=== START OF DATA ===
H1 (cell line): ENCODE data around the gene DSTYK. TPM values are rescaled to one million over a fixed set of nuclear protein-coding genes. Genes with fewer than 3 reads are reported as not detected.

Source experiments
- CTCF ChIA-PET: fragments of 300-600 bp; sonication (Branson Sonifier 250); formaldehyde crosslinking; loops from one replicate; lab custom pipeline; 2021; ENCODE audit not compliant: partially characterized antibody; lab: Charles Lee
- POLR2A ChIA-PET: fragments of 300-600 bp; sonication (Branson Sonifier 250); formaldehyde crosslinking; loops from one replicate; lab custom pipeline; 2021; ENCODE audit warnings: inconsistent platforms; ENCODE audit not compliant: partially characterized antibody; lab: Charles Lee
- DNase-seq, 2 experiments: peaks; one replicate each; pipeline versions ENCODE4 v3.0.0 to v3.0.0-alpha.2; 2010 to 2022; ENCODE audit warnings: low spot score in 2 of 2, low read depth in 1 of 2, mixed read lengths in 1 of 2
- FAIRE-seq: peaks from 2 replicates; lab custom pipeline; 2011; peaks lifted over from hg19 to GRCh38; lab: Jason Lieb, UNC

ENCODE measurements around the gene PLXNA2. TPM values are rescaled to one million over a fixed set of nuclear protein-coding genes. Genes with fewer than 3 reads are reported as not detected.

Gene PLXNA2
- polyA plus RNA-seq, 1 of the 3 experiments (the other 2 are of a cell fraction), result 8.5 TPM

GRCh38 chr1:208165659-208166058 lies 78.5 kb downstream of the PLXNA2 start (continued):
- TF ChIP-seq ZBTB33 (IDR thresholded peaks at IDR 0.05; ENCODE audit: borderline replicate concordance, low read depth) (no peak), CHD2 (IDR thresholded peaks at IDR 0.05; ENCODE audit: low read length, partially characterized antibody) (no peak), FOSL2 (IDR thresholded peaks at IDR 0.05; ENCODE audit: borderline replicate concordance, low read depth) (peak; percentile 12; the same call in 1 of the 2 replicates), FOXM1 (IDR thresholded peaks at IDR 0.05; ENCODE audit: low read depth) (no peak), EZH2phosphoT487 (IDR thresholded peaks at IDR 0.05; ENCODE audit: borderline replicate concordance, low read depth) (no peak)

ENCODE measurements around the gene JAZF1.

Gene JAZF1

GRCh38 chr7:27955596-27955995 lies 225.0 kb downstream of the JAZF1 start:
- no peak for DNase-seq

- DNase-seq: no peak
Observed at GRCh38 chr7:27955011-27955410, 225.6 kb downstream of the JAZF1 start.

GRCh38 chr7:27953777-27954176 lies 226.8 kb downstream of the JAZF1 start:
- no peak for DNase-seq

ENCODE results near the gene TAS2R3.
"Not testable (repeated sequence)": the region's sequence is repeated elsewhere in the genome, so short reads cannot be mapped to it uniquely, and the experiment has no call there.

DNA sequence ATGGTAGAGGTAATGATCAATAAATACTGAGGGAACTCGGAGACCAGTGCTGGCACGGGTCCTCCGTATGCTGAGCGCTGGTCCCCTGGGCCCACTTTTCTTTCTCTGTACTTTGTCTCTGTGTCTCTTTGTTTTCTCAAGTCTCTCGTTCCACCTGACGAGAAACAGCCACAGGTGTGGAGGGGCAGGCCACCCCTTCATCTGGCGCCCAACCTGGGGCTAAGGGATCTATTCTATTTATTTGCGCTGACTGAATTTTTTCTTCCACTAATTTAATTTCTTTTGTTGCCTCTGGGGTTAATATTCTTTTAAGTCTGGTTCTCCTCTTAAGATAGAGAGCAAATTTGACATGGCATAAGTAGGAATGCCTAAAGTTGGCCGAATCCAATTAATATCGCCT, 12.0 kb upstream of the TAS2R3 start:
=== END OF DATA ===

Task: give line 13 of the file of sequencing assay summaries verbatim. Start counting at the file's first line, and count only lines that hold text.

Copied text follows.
Gene JAZF1